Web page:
In humans, when we eat starch, it is converted to sugar, or glucose, which can also be used for energy. The cells in our bodies depend on this energy to function, making sure that we are able to build and maintain healthy tissues, move our muscles, and keep our organs working efficiently.
Like plants, we are also able to keep unused glucose for use later in the form of glycogen, which is mainly stored in the muscles and liver and can be easily converted to glucose when needed.
Amylopectin Side Effects
- Spikes Blood Sugar and Insulin
- Raises Cholesterol Levels
- Increases Belly Fat
1. Spikes Blood Sugar and Insulin
Foods with a higher amount of amylopectin have a higher glycemic index, which means they can cause a quick increase in blood sugar and insulin levels.
Insulin is the hormone that is responsible for the transportation of sugar from the blood to the tissues where it can be utilized. When you sustain high levels of insulin over a long period of time, it can decrease the effectiveness of insulin, leading to insulin resistance and high blood sugar.
A study from the Beltsville Human Nutrition Research Center in Maryland published in the American Journal of Clinical Nutrition fed 12 participants a diet composed of either 70 percent amylose or amylopectin for five weeks. Compared to amylose, amylopectin led to a greater increase in blood sugar and insulin levels. (4)
Another animal study from Australia showed that feeding rats a high-amylopectin diet for 16 weeks resulted in a 50 percent higher insulin response as well as insulin resistance. (5)
Conversely, another study published in the American Journal of Clinical Nutrition showed that higher amounts of amylose delayed carbohydrate digestion and absorption and caused decreased blood sugar and insulin levels. (6)
2. Raises Cholesterol Levels
In addition to increasing blood sugar levels, a diet high in amylopectin could also negatively impact blood cholesterol levels. Research shows that eating foods with a higher glycemic index, such as those that are high in amylopectin, could decrease triglyceride and good HDL cholesterol levels. (7)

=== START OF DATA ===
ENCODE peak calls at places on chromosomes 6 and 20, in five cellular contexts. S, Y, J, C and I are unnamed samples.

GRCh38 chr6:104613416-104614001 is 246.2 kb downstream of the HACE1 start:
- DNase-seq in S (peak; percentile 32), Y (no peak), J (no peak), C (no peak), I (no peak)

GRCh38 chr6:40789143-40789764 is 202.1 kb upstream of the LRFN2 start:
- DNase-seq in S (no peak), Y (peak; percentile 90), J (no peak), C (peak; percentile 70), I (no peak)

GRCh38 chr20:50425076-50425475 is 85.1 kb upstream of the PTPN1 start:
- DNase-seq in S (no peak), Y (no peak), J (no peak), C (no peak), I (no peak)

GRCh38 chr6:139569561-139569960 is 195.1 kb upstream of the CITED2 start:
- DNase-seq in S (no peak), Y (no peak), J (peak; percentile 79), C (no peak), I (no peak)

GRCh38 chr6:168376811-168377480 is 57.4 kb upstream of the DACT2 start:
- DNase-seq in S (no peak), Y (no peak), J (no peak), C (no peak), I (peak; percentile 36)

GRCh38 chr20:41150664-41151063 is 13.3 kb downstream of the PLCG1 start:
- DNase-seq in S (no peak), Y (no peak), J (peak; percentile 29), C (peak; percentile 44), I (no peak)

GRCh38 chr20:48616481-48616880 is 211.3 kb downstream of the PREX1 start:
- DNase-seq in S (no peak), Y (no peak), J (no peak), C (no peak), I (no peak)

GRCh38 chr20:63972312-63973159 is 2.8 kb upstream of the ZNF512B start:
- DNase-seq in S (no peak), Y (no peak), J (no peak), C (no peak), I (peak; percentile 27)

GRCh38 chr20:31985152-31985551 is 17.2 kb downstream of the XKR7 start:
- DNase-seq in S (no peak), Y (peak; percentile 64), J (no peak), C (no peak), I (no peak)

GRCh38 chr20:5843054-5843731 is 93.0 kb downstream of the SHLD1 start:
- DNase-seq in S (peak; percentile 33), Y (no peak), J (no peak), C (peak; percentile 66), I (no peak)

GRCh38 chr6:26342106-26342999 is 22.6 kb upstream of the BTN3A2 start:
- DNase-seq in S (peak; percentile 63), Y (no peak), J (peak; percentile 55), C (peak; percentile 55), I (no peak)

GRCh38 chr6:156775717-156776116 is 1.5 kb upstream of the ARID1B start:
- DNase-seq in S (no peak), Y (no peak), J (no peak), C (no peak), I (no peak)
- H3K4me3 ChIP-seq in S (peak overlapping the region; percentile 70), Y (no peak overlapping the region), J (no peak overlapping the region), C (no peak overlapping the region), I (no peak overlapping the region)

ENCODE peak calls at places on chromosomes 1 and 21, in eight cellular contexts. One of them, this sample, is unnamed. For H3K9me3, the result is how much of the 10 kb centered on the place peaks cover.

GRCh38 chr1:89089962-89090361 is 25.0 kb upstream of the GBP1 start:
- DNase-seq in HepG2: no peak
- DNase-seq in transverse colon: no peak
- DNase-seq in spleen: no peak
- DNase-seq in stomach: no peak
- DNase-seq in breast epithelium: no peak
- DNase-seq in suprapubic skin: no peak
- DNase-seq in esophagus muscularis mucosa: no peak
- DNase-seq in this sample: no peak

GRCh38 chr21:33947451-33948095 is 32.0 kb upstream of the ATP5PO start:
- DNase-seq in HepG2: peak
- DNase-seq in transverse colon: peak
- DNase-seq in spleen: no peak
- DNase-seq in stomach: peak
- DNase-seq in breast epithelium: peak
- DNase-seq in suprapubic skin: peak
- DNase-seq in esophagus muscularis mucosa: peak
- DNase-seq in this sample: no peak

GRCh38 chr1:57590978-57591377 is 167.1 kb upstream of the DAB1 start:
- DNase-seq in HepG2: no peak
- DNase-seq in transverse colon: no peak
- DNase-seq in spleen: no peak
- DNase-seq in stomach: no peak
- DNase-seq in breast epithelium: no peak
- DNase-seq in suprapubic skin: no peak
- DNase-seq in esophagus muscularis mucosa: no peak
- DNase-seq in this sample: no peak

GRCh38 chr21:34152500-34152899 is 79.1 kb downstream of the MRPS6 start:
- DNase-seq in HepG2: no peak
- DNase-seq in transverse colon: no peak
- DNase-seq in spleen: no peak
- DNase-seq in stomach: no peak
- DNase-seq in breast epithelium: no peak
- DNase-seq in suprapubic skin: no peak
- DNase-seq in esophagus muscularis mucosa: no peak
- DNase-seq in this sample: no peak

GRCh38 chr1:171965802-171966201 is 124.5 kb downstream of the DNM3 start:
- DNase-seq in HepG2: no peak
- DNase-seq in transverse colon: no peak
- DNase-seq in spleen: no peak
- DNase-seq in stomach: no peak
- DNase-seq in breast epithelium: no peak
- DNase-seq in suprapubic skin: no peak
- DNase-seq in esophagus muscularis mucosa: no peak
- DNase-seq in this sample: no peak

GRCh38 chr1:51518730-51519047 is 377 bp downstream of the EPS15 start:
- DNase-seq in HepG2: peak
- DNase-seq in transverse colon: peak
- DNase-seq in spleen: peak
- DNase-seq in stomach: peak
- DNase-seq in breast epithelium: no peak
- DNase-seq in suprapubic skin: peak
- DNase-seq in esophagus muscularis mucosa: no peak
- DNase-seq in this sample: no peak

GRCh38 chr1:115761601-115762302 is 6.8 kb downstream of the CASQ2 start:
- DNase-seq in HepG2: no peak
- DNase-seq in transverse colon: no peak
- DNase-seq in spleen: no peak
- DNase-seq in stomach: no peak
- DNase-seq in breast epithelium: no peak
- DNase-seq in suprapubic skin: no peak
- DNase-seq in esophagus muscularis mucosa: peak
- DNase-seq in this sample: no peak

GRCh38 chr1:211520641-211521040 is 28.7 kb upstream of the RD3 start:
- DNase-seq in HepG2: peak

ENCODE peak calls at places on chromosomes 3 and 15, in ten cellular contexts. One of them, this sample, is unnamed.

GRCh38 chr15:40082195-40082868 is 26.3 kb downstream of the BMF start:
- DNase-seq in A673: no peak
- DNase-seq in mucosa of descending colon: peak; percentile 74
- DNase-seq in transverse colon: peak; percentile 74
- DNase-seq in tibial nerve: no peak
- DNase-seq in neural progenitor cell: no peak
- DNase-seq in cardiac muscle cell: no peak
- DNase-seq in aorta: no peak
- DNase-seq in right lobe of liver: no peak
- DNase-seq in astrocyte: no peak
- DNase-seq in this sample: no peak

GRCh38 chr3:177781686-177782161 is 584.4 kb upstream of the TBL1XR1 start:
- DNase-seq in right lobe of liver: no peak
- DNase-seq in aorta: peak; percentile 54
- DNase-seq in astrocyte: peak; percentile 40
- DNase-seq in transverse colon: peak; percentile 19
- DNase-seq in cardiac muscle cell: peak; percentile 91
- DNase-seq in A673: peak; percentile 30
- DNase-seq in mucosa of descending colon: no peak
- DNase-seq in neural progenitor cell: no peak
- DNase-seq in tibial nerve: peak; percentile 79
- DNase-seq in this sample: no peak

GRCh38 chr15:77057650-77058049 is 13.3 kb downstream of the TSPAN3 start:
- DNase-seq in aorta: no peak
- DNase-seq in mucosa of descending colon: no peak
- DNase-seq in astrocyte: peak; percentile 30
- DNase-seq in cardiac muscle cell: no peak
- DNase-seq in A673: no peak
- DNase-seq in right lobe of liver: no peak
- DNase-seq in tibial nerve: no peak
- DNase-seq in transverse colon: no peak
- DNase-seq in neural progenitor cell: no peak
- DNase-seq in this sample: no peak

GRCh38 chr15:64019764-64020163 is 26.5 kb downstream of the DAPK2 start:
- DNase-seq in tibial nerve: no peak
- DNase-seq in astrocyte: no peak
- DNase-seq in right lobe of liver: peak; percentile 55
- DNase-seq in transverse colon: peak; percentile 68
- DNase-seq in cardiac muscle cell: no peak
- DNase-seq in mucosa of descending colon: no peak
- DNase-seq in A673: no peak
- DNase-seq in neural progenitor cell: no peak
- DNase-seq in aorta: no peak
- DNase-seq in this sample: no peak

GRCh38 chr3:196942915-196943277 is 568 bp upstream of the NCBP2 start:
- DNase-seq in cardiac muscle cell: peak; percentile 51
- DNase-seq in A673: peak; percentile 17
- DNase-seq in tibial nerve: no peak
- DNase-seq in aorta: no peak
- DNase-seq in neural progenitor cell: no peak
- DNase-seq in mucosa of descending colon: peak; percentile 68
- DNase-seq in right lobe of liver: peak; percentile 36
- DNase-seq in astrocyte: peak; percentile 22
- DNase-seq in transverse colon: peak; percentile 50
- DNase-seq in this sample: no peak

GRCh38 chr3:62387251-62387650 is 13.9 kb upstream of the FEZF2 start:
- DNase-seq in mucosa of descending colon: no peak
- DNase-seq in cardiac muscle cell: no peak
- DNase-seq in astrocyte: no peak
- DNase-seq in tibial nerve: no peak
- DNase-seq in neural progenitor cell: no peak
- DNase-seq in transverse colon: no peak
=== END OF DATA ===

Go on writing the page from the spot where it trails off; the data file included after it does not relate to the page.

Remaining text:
Studies have also found that insulin resistance, which can occur as a result of an a high-glycemic diet, may be associated with an increase in cholesterol production. (8) The Beltsville Human Nutrition Research Center study mentioned above, in particular, found that eating a diet high in amylopectin led to increases in cholesterol and triglyceride levels compared to a diet high in amylose.
3. Increases Belly Fat
One of the most visible side effects of amylopectin is its effect on your waistline. That’s because eating lots of amylopectin can increase insulin, leading to an increase in visceral fat.
Insulin plays a major role in fat storage and metabolism. It blocks the breakdown of fat and increases the uptake of triglycerides from the blood into the fat cells. (11) Sustaining high levels of circulating insulin can cause insulin resistance as well as an increase in fat storage and a decrease in fat burning, as noted in research out of the University of Toronto in Canada. (12)
Additionally, eating foods with a high glycemic index, such as those with a higher ratio of amylopectin, can increase hunger and the risk of overeating, as research from the Jean Mayer USDA Human Nutrition Research Center on Aging at Tufts University shows. (13)
Although all starches contain some amylopectin, certain types may have a higher ratio of amylopectin than others. Simple carbs that have a high glycemic index are likely to be higher in amylopectin while foods with a lower glycemic index are likely higher in amylose.
High-amylopectin foods include:
- Short-grain rice
- White bread
- White potatoes
- Instant oatmeal
- Puffed rice
- Rice cakes
Instead of filling your plate with these foods, consider swapping in a few foods that are higher in amylose instead. These foods can help you maintain normal blood sugar levels, keep cholesterol levels low and prevent fat accumulation.